The question therefore is, is an escort service more like a bar or a whorehouse? It's more like a bar. It's the kind of business where some prostitution occurs, but escort services are in business to provide companionship, models, entertainment, and other personal services that are not sex for money services. Like a bar one must assume that some prostitution occurs. But like a bar, an escort service is not a prostitution business even if men often use the service to find a prostitute, and the owners know that some prostitution is likely to occur. And even if the owner of the escort service makes indirect money as a result of the prostitution activity.

Whores hang out in bars. It's just the nature of the business. Some escorts are in a position where they are offered money for sex on occasion and take it. That's not what they are supposed to do, but it happens. Wal-Mart employees are not supposed to steal. Often they do and the management knows that there are always employees that steal. But Wal-Mart is not a criminal organization even though they know they have employees that steal.

Just because a particular business attracts a certain kind of crime doesn't mean that business is a criminal enterprise. Wal-Mart is not a criminal organization even though there are probably several hundred employees stealing from them at any one time. Bars are not criminal enterprise even though that along with prostitution, a wide variety of criminal activities occur in bars. There is more prostitution in bars than in escort services. Why then do we not bust the bars as prostitution businesses? Because bars are not prostitution businesses and neither are escort services.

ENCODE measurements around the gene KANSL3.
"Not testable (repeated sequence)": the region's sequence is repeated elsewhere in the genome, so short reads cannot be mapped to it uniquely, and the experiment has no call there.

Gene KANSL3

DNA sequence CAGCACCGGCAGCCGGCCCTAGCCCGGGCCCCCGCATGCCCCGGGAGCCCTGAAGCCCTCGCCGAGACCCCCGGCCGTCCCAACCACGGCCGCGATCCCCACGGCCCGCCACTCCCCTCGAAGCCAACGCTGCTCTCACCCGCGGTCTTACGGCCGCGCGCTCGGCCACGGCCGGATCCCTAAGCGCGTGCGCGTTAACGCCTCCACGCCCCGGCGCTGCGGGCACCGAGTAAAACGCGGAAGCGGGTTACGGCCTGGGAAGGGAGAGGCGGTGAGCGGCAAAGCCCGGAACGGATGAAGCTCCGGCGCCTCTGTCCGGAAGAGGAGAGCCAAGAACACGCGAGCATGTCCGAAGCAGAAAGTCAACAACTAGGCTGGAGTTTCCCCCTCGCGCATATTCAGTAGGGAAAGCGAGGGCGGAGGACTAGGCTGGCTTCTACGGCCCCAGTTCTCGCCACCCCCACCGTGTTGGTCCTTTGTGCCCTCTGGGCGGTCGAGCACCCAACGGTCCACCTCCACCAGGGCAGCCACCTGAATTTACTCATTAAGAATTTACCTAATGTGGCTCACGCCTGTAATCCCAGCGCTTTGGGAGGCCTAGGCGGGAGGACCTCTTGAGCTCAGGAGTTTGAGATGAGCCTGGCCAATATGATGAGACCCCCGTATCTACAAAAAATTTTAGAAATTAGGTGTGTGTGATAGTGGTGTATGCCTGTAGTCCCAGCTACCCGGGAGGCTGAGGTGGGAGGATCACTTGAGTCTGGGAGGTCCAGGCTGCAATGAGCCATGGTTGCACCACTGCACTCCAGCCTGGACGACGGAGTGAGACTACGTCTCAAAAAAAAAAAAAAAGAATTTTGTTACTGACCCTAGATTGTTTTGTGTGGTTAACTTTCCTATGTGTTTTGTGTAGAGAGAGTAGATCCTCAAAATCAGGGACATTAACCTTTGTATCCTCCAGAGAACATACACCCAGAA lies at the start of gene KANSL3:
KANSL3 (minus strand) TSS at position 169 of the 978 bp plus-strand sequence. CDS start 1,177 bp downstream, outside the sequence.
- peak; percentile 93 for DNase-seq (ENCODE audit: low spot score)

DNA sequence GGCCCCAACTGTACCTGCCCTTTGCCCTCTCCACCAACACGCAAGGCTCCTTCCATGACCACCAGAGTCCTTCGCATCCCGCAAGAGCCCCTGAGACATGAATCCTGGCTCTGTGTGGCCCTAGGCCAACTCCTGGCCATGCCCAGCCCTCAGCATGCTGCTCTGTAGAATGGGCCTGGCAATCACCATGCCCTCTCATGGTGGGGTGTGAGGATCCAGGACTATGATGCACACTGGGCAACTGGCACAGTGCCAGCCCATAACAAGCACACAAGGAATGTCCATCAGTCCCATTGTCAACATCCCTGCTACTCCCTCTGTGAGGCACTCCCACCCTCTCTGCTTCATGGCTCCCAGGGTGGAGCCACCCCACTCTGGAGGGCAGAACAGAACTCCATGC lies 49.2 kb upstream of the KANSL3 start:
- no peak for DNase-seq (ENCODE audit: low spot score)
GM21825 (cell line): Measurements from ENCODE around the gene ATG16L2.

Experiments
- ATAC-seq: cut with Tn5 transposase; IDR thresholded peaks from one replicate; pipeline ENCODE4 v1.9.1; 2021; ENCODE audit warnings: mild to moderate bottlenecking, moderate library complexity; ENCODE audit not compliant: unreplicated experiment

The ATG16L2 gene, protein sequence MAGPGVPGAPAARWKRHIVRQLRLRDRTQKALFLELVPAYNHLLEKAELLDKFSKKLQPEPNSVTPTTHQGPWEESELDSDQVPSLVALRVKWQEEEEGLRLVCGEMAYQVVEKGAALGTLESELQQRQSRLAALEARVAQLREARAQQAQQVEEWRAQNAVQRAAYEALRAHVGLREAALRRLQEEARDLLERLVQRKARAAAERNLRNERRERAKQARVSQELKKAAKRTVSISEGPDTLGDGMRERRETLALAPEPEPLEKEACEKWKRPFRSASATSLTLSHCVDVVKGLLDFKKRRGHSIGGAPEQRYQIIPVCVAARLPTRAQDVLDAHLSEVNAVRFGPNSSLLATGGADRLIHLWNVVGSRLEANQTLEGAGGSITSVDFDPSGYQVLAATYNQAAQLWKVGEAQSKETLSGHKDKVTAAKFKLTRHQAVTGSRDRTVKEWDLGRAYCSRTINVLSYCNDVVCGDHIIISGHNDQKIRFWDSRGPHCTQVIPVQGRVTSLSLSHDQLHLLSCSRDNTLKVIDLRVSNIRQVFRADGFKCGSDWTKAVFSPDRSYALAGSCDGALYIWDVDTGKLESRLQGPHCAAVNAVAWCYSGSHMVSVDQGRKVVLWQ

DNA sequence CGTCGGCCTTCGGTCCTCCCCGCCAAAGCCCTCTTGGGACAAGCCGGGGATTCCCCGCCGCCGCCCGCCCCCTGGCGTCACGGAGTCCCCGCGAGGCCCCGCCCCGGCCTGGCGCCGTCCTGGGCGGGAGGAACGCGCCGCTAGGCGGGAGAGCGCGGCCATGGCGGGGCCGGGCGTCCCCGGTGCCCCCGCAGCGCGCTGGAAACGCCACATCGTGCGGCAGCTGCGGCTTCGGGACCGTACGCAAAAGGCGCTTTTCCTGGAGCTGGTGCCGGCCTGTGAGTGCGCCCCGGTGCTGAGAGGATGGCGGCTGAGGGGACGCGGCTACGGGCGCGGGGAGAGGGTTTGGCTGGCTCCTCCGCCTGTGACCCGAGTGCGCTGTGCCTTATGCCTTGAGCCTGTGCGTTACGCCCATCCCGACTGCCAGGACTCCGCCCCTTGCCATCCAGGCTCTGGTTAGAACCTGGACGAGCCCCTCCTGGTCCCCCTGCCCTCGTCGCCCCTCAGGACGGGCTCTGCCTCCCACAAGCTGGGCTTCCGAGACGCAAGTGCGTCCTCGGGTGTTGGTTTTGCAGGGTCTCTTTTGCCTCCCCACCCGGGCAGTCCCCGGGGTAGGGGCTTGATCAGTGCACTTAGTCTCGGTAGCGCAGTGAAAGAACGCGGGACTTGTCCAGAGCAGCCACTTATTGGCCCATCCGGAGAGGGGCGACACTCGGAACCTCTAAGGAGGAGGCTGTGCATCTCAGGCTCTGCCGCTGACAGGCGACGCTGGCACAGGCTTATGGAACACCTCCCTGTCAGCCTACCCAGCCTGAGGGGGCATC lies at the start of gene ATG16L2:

Are Escorts Prostitutes or professional providers of legal services?

They may provide totally non-sexual companionship or a dinner mate for a client. But even if they do provide more directly sensual services, should escorts be treated as prostitutes, or a legal, respected professional service?

As Marc Perkel says:

A man is confined to a wheelchair. Once a month he calls an escort to spend some time with him. She talks to him, kisses him, and provides him with physical female contact. They have become friends and he sees the same escort every month. Other women want nothing to do with him.

A man is very shy and inexperienced with women. He wants to learn but has no female friends who he trusts to help him with his problems. He wants to be able to have a conversation about intimate issues with a woman who knows what she's talking about and is yet a stranger and not someone he will have to see again if he doesn't want to. He wants someone who will take her clothes off and show him things a psychologist won't show him. So he calls an escort.

A man isn't interested in a relationship. He has no desire to get married. However, he does want to be with women and he feels it's dishonest to allow a woman to think that she has a chance at marriage when he knows she doesn't. He's looking for a more limited relationship that fits his unusual lifestyle. He therefore sees an escort on a regular basis.